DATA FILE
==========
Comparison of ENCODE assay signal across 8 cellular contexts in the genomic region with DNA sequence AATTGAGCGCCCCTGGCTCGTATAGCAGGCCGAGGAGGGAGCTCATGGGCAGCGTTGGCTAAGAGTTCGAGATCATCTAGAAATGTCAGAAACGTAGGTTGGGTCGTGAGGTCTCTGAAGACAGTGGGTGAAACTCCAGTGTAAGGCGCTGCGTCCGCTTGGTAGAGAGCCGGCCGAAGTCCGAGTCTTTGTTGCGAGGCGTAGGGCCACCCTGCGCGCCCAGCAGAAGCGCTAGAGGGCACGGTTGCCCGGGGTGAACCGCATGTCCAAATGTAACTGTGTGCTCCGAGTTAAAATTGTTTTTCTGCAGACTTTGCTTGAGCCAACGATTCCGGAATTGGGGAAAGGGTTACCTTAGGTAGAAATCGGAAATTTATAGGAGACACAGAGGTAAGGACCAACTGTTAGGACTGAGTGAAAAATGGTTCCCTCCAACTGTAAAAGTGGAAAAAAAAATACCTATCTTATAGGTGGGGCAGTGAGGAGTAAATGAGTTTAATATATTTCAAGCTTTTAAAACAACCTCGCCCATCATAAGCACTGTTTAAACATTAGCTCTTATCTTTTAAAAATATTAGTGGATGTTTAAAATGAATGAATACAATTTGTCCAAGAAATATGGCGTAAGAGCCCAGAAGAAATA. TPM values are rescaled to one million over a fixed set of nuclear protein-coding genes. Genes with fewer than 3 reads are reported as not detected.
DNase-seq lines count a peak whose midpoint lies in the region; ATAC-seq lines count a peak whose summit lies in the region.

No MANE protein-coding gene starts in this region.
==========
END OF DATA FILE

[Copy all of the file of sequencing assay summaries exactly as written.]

Comparison of ENCODE assay signal across 8 cellular contexts in the genomic region with DNA sequence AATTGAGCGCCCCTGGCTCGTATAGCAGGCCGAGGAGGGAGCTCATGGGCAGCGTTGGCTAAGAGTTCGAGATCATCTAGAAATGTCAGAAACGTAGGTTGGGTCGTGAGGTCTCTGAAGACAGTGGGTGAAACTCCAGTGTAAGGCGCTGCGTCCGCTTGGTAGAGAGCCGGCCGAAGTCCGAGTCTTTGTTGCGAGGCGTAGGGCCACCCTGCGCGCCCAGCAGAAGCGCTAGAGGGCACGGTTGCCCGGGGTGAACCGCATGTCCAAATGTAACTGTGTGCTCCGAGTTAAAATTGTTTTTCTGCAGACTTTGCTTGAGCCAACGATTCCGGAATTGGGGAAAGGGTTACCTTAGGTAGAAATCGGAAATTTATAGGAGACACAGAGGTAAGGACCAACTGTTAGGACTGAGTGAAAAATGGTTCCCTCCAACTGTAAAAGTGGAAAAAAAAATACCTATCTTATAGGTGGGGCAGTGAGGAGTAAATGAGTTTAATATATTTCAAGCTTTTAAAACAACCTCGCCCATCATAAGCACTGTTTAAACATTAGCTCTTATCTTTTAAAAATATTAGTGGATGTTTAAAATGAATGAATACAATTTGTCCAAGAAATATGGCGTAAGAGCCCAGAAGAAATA. TPM values are rescaled to one million over a fixed set of nuclear protein-coding genes. Genes with fewer than 3 reads are reported as not detected.
DNase-seq lines count a peak whose midpoint lies in the region; ATAC-seq lines count a peak whose summit lies in the region.

No MANE protein-coding gene starts in this region.